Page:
Rice flour is probably the most common kind of low-protein flour for gluten-free baking. It is not expensive, is widely available, and offers mild taste. It can be a bit gritty and needs to be stored in the refrigerator. Millet flour is less common, more expensive, and has better taste than rice. Corn flour, not meal, has soft, fine texture, but the taste is stronger.

    Low-protein flour can be used for thickening sauces, coating meats for frying, making tempura, and baking flat breads.

    Amaranth, quinoa, sorghum, teff, and buckwheat are all low-protein, but they have strong taste, which makes them less universal. Try using them when you want to taste them or combine them with high-protein grains.

Gluten-free Pasta
  1. High-protein Gluten-free flour

    This kind of flours is not made from grain at all. Legumes, like garbanzo beans, fava beans, and soybeans are ground to make flour. The result is heavy, dense flour with strong taste of beans. Use this flour as a part of a gluten-free mix, but do it sparingly or you will get something tasting like hummus.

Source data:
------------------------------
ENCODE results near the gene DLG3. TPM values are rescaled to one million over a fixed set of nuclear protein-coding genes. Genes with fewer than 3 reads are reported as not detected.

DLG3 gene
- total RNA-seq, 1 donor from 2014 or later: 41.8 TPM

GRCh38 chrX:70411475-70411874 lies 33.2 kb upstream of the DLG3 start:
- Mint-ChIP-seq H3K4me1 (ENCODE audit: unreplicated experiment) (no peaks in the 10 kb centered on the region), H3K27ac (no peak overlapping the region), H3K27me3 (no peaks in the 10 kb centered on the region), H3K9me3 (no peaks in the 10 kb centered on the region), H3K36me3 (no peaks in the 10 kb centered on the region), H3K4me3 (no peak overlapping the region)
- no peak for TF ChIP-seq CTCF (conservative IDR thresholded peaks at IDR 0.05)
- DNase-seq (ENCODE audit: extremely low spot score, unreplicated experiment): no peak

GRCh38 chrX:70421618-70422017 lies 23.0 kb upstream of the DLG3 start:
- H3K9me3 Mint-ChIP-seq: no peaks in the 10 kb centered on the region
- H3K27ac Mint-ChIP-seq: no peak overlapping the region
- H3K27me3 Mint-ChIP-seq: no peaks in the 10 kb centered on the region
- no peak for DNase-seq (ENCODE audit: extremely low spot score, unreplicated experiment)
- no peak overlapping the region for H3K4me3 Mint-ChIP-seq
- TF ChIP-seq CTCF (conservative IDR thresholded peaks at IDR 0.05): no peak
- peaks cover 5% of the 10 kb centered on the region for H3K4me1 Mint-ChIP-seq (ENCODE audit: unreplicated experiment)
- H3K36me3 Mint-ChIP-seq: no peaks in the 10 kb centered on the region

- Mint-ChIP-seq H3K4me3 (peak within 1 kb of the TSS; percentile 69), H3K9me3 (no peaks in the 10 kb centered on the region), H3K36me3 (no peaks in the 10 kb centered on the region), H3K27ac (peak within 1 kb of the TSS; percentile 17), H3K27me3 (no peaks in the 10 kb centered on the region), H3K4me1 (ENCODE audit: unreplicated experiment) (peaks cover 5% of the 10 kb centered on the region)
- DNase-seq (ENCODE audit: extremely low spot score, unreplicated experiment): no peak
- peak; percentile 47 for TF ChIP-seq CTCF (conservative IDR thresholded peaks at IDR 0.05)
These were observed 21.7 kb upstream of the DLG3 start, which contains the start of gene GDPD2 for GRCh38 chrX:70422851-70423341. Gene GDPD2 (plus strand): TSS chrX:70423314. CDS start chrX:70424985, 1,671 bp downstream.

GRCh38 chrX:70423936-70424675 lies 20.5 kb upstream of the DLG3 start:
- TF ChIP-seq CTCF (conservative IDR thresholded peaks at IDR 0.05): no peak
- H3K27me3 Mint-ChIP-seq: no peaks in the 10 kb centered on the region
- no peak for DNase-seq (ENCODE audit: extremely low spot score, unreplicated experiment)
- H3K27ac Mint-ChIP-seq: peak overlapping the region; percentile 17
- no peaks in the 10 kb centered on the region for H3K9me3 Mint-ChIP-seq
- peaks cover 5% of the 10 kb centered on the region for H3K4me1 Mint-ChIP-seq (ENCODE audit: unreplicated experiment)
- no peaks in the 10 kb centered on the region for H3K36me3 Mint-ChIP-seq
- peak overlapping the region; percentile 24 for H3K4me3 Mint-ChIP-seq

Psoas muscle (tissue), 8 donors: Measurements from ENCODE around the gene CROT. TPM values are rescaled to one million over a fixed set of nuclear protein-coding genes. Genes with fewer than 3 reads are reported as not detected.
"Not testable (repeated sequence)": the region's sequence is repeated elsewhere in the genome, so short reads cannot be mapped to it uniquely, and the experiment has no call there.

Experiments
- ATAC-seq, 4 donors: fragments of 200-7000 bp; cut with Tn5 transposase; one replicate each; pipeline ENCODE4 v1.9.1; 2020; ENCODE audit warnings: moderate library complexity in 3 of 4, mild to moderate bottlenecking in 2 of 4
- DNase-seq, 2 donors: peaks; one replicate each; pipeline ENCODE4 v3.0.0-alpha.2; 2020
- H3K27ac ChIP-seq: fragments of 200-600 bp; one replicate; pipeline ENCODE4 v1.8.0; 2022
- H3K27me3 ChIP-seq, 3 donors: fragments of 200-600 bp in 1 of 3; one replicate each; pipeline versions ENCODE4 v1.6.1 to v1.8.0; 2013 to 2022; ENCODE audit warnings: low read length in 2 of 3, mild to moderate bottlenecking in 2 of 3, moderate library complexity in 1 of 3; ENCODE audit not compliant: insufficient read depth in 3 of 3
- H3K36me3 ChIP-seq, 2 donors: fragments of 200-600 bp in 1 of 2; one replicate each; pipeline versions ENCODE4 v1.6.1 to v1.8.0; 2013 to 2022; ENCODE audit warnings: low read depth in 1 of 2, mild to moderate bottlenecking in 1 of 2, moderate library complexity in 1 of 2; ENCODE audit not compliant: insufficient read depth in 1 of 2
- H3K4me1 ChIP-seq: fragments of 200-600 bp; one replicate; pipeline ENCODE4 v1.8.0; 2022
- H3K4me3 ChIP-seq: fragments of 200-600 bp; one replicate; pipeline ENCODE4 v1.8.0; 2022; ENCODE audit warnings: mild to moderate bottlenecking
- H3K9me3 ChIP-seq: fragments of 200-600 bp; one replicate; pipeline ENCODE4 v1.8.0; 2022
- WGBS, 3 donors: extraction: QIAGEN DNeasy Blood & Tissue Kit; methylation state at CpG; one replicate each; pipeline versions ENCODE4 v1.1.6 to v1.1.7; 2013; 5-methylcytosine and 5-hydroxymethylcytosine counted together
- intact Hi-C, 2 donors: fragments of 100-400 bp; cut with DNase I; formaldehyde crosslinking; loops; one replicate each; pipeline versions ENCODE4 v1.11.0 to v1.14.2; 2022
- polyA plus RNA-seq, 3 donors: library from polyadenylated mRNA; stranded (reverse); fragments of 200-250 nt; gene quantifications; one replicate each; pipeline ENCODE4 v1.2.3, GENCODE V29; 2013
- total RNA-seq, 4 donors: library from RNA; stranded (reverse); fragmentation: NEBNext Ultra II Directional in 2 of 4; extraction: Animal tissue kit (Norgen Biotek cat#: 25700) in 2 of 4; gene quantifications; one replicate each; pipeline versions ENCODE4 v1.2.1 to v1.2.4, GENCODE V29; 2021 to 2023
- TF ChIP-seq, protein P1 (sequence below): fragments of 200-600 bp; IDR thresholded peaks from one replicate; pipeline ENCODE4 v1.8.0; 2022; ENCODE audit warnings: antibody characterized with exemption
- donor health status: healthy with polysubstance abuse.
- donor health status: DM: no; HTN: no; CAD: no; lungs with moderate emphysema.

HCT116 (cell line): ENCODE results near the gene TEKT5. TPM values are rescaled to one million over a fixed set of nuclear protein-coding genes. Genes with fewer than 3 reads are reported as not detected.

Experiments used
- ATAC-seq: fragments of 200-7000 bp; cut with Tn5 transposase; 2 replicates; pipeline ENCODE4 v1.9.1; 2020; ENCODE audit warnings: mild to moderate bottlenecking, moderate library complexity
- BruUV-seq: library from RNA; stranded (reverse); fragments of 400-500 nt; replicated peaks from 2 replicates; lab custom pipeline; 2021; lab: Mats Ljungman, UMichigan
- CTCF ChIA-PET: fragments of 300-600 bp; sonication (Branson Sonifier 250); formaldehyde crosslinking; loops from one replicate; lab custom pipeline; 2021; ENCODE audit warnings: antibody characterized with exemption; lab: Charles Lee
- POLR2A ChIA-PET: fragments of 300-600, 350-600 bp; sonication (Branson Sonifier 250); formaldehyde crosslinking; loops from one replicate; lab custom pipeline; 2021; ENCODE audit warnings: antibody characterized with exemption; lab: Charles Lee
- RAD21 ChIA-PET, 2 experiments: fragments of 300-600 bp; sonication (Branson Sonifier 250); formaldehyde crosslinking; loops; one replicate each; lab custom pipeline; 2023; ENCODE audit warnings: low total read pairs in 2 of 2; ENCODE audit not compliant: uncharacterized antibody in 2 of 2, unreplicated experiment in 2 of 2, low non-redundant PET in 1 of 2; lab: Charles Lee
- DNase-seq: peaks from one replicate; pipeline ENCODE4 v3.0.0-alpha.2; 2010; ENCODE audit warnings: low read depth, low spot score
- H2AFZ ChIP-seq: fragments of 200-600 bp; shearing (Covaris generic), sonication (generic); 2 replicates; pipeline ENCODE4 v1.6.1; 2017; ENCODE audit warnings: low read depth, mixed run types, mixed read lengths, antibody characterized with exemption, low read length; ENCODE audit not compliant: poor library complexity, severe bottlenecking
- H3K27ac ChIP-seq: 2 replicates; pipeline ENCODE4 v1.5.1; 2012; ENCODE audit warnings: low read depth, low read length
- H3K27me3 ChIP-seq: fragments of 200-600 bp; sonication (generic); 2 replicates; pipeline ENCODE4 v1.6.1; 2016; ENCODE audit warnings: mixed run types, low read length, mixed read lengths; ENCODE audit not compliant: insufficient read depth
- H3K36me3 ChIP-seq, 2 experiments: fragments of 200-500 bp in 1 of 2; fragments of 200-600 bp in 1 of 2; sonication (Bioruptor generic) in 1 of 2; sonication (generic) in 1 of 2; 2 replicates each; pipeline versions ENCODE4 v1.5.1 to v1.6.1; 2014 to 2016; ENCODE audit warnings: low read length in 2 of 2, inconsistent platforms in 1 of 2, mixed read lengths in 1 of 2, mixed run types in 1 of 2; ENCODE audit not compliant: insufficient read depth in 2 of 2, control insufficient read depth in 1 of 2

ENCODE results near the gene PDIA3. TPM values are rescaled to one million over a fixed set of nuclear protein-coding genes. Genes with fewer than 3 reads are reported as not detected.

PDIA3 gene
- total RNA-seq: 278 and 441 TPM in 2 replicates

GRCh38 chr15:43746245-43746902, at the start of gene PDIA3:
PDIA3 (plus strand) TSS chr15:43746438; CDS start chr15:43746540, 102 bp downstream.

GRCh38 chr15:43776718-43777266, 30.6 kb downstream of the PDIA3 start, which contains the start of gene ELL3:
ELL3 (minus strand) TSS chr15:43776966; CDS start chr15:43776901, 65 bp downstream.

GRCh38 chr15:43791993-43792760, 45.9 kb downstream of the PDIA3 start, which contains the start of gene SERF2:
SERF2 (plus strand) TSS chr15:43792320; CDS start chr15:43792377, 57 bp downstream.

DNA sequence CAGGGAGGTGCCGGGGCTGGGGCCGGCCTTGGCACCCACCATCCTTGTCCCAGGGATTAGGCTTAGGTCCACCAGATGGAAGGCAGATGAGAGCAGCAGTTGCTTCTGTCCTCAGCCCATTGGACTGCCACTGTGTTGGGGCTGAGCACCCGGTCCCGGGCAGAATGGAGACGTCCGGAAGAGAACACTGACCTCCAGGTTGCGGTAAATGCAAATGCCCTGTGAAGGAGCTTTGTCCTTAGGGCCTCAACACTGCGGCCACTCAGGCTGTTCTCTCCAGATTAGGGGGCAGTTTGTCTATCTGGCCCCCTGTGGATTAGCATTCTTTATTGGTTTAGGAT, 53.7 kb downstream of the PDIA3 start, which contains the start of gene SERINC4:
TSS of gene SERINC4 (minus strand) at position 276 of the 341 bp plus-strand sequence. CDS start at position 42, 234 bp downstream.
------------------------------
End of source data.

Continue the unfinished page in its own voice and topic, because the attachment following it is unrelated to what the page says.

The best use for such flour is combining it with one or more low-protein gluten-free products. They will not thicken your soup or gravy, so don't even waste your time trying.

  2. Using gluten-free flour for baking

    Your baked goods won't taste great if you will simply eliminate gluten, without compensating for it somehow. There are ways to have great success baking with gluten-free flours though; it just takes some getting used to.

    • Gluten-free flours work best when they are combined, especially when it comes to baking. As a beginner, use store-bought premixed gluten-free flour combinations. Once you become experienced, try making your own mixes to find what really speaks to you.